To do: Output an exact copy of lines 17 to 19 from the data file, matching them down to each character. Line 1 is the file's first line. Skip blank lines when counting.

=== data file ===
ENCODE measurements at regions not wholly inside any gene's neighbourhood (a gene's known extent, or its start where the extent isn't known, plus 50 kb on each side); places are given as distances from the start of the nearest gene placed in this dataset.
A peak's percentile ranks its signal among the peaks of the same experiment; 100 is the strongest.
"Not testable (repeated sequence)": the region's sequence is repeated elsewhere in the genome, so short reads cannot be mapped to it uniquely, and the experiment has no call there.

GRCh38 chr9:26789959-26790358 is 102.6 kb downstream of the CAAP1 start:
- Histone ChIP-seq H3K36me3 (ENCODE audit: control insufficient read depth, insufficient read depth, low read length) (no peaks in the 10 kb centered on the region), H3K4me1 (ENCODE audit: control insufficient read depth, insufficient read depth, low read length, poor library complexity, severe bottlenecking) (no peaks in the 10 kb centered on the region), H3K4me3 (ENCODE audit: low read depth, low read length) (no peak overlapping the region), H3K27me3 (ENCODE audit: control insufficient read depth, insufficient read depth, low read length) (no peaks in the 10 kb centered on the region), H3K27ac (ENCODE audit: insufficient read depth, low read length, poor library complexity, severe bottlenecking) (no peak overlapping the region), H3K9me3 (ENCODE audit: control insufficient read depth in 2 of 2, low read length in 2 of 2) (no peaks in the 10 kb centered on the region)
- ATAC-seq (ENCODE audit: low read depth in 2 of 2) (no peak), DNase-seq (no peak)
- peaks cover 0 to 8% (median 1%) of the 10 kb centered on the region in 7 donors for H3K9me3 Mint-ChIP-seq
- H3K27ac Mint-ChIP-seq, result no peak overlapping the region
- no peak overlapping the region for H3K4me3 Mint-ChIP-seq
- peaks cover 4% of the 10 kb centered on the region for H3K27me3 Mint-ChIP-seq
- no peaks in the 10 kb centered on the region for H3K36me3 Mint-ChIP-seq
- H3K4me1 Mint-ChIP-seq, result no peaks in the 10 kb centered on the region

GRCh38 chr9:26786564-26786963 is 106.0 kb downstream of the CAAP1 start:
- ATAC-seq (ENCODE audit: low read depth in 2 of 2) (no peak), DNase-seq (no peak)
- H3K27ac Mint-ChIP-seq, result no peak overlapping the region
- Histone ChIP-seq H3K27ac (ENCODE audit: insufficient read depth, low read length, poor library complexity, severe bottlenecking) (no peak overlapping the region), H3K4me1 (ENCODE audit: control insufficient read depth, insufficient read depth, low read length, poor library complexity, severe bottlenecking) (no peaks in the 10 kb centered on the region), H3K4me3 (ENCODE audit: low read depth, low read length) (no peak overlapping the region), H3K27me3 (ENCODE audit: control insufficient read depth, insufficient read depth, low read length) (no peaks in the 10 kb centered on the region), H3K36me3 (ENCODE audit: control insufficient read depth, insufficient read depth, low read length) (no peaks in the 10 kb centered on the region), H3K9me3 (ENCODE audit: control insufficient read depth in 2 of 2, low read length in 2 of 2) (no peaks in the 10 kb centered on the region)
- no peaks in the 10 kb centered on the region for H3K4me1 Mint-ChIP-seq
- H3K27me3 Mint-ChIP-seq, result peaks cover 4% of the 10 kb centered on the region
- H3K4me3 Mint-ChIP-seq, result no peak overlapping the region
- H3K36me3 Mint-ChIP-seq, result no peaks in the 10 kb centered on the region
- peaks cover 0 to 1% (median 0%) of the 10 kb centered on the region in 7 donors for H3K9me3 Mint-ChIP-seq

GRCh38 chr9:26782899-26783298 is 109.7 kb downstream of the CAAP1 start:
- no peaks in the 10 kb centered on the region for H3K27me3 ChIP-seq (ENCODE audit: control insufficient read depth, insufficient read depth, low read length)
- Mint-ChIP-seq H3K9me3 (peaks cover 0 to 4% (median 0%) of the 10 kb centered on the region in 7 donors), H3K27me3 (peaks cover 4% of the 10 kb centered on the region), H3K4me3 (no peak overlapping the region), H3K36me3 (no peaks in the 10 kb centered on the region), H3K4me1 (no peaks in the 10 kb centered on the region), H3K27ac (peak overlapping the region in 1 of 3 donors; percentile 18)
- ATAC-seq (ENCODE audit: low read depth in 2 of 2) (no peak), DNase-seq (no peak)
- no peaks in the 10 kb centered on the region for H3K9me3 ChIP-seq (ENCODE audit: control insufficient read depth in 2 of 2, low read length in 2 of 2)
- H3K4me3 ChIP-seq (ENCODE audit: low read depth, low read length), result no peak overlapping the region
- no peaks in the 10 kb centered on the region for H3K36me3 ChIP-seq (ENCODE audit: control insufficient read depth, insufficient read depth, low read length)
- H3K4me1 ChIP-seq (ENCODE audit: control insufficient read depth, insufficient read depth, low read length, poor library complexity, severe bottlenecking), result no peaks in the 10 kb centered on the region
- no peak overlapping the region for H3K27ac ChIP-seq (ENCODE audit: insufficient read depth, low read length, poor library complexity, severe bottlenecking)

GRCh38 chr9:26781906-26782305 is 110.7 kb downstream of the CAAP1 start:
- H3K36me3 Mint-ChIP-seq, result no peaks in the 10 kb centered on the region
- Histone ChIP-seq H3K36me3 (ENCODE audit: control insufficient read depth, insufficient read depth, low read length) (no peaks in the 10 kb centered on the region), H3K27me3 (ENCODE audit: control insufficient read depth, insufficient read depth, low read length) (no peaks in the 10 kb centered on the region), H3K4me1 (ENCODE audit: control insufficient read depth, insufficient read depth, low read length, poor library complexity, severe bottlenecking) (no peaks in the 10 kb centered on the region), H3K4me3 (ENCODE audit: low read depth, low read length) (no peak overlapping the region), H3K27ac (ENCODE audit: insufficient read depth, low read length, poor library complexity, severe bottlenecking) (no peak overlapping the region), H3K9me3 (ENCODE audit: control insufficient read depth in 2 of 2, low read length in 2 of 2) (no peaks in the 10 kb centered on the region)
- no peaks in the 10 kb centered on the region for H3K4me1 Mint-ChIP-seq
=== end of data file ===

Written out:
- no peaks in the 10 kb centered on the region for H3K4me1 Mint-ChIP-seq
- H3K27me3 Mint-ChIP-seq, result peaks cover 4% of the 10 kb centered on the region
- H3K4me3 Mint-ChIP-seq, result no peak overlapping the region